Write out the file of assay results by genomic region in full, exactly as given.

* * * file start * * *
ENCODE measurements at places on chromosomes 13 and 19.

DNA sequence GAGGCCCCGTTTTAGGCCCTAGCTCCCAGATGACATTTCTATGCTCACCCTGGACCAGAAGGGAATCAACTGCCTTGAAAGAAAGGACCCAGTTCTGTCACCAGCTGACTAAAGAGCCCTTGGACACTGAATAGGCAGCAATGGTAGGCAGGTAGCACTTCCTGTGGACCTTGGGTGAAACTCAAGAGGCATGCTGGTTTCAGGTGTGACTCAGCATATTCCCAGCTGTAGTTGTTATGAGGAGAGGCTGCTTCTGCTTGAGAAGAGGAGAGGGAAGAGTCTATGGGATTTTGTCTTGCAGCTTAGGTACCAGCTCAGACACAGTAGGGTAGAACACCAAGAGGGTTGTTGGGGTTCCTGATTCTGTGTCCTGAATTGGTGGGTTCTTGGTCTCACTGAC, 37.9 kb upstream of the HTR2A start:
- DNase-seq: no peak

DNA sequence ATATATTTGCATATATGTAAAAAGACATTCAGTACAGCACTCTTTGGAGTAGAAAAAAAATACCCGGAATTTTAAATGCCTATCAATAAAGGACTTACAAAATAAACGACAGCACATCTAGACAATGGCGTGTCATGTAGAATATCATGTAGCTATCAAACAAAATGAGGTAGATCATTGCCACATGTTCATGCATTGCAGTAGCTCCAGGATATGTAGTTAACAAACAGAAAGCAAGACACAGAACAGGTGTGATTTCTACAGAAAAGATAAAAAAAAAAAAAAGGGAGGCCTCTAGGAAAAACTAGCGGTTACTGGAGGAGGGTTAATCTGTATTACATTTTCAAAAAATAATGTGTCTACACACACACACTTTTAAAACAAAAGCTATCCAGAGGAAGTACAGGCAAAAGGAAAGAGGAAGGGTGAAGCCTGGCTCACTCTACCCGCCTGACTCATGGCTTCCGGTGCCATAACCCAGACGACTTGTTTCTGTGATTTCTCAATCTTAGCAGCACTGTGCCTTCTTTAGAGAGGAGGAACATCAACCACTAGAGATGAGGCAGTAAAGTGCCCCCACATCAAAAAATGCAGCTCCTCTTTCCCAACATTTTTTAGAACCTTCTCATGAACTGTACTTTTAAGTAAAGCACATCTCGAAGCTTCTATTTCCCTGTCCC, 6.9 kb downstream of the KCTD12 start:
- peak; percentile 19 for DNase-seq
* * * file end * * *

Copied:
ENCODE measurements at places on chromosomes 13 and 19.

DNA sequence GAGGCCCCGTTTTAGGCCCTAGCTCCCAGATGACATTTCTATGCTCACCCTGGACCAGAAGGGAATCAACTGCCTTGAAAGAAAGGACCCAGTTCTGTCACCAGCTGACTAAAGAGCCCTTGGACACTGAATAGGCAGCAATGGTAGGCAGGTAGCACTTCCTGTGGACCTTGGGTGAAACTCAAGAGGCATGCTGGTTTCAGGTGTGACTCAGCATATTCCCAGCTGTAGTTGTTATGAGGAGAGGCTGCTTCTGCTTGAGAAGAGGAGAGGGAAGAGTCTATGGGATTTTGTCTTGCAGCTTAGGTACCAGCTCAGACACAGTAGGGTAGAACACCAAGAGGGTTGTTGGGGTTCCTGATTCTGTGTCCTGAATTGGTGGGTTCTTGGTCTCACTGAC, 37.9 kb upstream of the HTR2A start:
- DNase-seq: no peak

DNA sequence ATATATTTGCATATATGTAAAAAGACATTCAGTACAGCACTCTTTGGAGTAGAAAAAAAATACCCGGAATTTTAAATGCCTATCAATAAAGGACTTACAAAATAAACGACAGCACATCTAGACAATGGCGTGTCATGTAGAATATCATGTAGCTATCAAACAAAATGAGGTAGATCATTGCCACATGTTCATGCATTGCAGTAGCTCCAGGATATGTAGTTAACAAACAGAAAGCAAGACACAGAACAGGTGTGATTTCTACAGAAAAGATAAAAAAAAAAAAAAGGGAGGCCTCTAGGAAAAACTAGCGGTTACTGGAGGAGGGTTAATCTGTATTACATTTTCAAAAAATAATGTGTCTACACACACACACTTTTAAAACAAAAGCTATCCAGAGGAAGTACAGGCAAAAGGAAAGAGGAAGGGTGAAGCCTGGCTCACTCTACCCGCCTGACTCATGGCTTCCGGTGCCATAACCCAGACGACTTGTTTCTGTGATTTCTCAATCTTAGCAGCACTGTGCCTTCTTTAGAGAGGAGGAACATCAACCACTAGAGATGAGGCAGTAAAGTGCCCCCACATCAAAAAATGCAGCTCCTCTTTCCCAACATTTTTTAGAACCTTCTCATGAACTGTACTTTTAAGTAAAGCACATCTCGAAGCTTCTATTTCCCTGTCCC, 6.9 kb downstream of the KCTD12 start:
- peak; percentile 19 for DNase-seq